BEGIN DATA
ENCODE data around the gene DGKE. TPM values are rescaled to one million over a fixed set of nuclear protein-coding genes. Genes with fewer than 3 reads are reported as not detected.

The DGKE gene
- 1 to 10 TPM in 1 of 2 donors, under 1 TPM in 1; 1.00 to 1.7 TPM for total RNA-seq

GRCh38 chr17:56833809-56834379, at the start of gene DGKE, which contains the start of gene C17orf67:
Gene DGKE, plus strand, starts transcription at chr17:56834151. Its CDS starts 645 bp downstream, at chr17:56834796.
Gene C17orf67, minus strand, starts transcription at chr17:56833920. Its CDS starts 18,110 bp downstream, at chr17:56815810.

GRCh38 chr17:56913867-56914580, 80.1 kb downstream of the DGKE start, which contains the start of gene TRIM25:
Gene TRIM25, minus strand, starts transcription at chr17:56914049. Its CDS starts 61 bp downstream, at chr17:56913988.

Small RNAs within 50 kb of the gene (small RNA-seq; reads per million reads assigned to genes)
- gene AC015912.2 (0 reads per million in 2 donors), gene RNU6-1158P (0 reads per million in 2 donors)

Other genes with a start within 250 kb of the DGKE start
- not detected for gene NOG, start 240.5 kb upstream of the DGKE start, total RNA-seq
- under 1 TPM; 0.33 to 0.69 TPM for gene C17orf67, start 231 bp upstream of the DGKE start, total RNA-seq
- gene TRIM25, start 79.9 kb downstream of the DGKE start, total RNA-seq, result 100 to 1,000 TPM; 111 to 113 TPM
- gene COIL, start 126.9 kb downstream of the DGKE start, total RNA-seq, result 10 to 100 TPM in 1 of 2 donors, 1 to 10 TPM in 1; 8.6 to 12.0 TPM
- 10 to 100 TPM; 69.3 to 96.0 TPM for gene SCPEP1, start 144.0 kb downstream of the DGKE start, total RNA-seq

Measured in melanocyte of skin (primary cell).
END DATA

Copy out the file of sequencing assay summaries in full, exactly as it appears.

ENCODE data around the gene DGKE. TPM values are rescaled to one million over a fixed set of nuclear protein-coding genes. Genes with fewer than 3 reads are reported as not detected.

The DGKE gene
- 1 to 10 TPM in 1 of 2 donors, under 1 TPM in 1; 1.00 to 1.7 TPM for total RNA-seq

GRCh38 chr17:56833809-56834379, at the start of gene DGKE, which contains the start of gene C17orf67:
Gene DGKE, plus strand, starts transcription at chr17:56834151. Its CDS starts 645 bp downstream, at chr17:56834796.
Gene C17orf67, minus strand, starts transcription at chr17:56833920. Its CDS starts 18,110 bp downstream, at chr17:56815810.

GRCh38 chr17:56913867-56914580, 80.1 kb downstream of the DGKE start, which contains the start of gene TRIM25:
Gene TRIM25, minus strand, starts transcription at chr17:56914049. Its CDS starts 61 bp downstream, at chr17:56913988.

Small RNAs within 50 kb of the gene (small RNA-seq; reads per million reads assigned to genes)
- gene AC015912.2 (0 reads per million in 2 donors), gene RNU6-1158P (0 reads per million in 2 donors)

Other genes with a start within 250 kb of the DGKE start
- not detected for gene NOG, start 240.5 kb upstream of the DGKE start, total RNA-seq
- under 1 TPM; 0.33 to 0.69 TPM for gene C17orf67, start 231 bp upstream of the DGKE start, total RNA-seq
- gene TRIM25, start 79.9 kb downstream of the DGKE start, total RNA-seq, result 100 to 1,000 TPM; 111 to 113 TPM
- gene COIL, start 126.9 kb downstream of the DGKE start, total RNA-seq, result 10 to 100 TPM in 1 of 2 donors, 1 to 10 TPM in 1; 8.6 to 12.0 TPM
- 10 to 100 TPM; 69.3 to 96.0 TPM for gene SCPEP1, start 144.0 kb downstream of the DGKE start, total RNA-seq

Measured in melanocyte of skin (primary cell).